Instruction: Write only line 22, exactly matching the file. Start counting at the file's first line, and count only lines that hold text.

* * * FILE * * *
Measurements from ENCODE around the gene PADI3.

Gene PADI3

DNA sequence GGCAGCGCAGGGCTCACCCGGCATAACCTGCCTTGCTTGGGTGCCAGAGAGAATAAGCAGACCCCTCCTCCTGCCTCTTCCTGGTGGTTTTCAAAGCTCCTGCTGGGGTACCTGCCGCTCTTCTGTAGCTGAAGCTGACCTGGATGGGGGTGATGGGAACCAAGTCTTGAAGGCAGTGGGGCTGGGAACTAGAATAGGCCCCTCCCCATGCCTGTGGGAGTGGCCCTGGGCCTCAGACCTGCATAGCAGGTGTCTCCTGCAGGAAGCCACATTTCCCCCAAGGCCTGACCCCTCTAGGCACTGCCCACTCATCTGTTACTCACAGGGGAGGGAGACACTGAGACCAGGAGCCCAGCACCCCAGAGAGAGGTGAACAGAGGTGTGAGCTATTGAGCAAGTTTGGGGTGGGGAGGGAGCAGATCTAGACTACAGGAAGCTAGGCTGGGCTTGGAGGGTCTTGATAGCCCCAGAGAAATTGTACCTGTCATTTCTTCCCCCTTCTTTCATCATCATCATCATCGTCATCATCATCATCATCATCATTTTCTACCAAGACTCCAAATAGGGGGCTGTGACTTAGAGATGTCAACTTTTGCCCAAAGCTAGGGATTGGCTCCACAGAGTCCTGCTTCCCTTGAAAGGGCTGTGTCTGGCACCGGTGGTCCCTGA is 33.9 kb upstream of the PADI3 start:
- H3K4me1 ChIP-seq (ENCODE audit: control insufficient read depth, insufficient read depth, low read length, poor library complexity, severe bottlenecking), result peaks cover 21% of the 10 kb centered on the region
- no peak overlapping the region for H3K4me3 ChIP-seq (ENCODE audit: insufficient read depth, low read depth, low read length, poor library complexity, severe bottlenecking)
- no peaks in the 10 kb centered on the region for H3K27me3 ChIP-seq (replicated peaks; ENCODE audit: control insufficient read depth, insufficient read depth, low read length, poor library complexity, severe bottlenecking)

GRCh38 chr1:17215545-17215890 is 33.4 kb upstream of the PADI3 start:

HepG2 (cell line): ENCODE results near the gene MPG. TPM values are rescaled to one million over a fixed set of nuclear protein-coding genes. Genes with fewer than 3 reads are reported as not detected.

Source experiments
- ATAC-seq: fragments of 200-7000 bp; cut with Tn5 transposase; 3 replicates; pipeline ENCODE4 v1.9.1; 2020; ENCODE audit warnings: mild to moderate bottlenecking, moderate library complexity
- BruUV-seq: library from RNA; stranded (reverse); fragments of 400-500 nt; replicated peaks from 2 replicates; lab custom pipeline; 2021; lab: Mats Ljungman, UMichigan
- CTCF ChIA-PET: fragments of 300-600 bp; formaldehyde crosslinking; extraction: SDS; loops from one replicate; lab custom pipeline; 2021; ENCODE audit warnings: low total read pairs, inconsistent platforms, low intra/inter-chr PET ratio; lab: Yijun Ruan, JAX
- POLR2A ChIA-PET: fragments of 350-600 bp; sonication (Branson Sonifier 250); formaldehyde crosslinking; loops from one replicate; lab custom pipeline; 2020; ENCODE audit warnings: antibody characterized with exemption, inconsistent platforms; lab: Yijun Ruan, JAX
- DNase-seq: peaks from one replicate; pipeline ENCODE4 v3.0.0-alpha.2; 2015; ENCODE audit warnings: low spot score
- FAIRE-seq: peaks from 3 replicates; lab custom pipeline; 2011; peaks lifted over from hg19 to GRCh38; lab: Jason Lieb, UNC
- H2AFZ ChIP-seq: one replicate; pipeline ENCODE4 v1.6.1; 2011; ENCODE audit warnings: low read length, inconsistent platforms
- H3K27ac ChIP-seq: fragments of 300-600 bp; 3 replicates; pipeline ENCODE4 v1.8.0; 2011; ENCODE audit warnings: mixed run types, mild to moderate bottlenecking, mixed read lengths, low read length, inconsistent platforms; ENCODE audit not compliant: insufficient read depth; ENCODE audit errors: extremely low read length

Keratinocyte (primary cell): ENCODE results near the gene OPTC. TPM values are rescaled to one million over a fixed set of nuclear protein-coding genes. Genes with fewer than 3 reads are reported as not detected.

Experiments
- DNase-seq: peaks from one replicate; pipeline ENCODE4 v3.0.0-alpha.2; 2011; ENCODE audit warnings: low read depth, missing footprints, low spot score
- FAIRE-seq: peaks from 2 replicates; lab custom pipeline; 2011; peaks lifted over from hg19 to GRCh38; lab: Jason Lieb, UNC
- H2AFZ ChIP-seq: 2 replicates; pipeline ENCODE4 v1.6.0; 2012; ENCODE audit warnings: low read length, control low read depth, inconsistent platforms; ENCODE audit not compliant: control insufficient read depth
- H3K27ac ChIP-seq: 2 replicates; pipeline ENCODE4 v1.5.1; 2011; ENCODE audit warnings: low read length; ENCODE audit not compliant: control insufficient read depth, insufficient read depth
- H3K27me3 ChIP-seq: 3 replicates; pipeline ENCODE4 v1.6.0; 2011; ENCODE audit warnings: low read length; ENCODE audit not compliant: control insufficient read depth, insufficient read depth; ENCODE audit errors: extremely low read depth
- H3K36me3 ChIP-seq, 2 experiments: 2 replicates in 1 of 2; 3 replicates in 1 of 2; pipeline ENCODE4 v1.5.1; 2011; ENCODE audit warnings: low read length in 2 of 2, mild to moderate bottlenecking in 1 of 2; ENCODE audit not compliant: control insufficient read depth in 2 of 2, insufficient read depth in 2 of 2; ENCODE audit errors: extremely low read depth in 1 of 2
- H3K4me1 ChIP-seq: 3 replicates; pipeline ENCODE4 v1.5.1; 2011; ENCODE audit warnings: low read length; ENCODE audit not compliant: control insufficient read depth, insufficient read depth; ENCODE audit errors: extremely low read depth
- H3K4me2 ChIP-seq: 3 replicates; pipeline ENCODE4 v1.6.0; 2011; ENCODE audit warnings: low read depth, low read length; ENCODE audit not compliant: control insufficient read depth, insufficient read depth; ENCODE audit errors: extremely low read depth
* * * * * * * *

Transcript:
- H2AFZ ChIP-seq: 2 replicates; pipeline ENCODE4 v1.6.0; 2012; ENCODE audit warnings: low read length, control low read depth, inconsistent platforms; ENCODE audit not compliant: control insufficient read depth